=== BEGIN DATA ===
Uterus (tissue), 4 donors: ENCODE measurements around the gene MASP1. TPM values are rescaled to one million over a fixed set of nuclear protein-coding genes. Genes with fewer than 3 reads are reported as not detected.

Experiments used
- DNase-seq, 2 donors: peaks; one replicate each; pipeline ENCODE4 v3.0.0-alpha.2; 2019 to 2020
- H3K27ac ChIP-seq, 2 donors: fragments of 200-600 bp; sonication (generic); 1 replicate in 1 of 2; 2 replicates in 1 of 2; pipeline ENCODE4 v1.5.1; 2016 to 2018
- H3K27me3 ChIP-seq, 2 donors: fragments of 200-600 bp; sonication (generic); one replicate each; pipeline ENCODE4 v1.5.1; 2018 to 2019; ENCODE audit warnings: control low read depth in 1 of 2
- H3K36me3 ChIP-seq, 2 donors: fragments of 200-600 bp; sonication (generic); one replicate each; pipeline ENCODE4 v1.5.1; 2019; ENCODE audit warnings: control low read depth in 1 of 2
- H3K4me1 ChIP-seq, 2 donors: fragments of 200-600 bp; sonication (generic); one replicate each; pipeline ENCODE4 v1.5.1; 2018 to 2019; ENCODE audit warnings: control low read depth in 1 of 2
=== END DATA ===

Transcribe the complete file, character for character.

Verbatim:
Uterus (tissue), 4 donors: ENCODE measurements around the gene MASP1. TPM values are rescaled to one million over a fixed set of nuclear protein-coding genes. Genes with fewer than 3 reads are reported as not detected.

Experiments used
- DNase-seq, 2 donors: peaks; one replicate each; pipeline ENCODE4 v3.0.0-alpha.2; 2019 to 2020
- H3K27ac ChIP-seq, 2 donors: fragments of 200-600 bp; sonication (generic); 1 replicate in 1 of 2; 2 replicates in 1 of 2; pipeline ENCODE4 v1.5.1; 2016 to 2018
- H3K27me3 ChIP-seq, 2 donors: fragments of 200-600 bp; sonication (generic); one replicate each; pipeline ENCODE4 v1.5.1; 2018 to 2019; ENCODE audit warnings: control low read depth in 1 of 2
- H3K36me3 ChIP-seq, 2 donors: fragments of 200-600 bp; sonication (generic); one replicate each; pipeline ENCODE4 v1.5.1; 2019; ENCODE audit warnings: control low read depth in 1 of 2
- H3K4me1 ChIP-seq, 2 donors: fragments of 200-600 bp; sonication (generic); one replicate each; pipeline ENCODE4 v1.5.1; 2018 to 2019; ENCODE audit warnings: control low read depth in 1 of 2